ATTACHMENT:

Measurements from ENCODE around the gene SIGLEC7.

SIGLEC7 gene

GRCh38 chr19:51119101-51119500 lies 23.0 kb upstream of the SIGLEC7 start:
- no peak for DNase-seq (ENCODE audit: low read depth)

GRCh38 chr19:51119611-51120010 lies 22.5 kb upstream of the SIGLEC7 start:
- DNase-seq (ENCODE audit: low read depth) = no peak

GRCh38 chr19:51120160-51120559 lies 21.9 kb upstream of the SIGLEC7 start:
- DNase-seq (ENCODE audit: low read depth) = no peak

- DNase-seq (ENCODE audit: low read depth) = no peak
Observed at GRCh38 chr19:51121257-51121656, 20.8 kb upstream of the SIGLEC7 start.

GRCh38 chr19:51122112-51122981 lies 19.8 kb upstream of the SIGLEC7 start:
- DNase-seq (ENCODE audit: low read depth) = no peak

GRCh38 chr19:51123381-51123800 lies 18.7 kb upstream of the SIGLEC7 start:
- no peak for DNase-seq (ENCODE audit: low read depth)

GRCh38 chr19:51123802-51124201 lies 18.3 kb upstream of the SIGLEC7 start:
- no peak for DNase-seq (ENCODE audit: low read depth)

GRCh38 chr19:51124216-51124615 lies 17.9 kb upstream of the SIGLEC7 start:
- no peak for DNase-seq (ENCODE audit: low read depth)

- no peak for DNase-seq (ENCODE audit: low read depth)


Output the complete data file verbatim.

Measurements from ENCODE around the gene SIGLEC7.

SIGLEC7 gene

GRCh38 chr19:51119101-51119500 lies 23.0 kb upstream of the SIGLEC7 start:
- no peak for DNase-seq (ENCODE audit: low read depth)

GRCh38 chr19:51119611-51120010 lies 22.5 kb upstream of the SIGLEC7 start:
- DNase-seq (ENCODE audit: low read depth) = no peak

GRCh38 chr19:51120160-51120559 lies 21.9 kb upstream of the SIGLEC7 start:
- DNase-seq (ENCODE audit: low read depth) = no peak

- DNase-seq (ENCODE audit: low read depth) = no peak
Observed at GRCh38 chr19:51121257-51121656, 20.8 kb upstream of the SIGLEC7 start.

GRCh38 chr19:51122112-51122981 lies 19.8 kb upstream of the SIGLEC7 start:
- DNase-seq (ENCODE audit: low read depth) = no peak

GRCh38 chr19:51123381-51123800 lies 18.7 kb upstream of the SIGLEC7 start:
- no peak for DNase-seq (ENCODE audit: low read depth)

GRCh38 chr19:51123802-51124201 lies 18.3 kb upstream of the SIGLEC7 start:
- no peak for DNase-seq (ENCODE audit: low read depth)

GRCh38 chr19:51124216-51124615 lies 17.9 kb upstream of the SIGLEC7 start:
- no peak for DNase-seq (ENCODE audit: low read depth)

- no peak for DNase-seq (ENCODE audit: low read depth)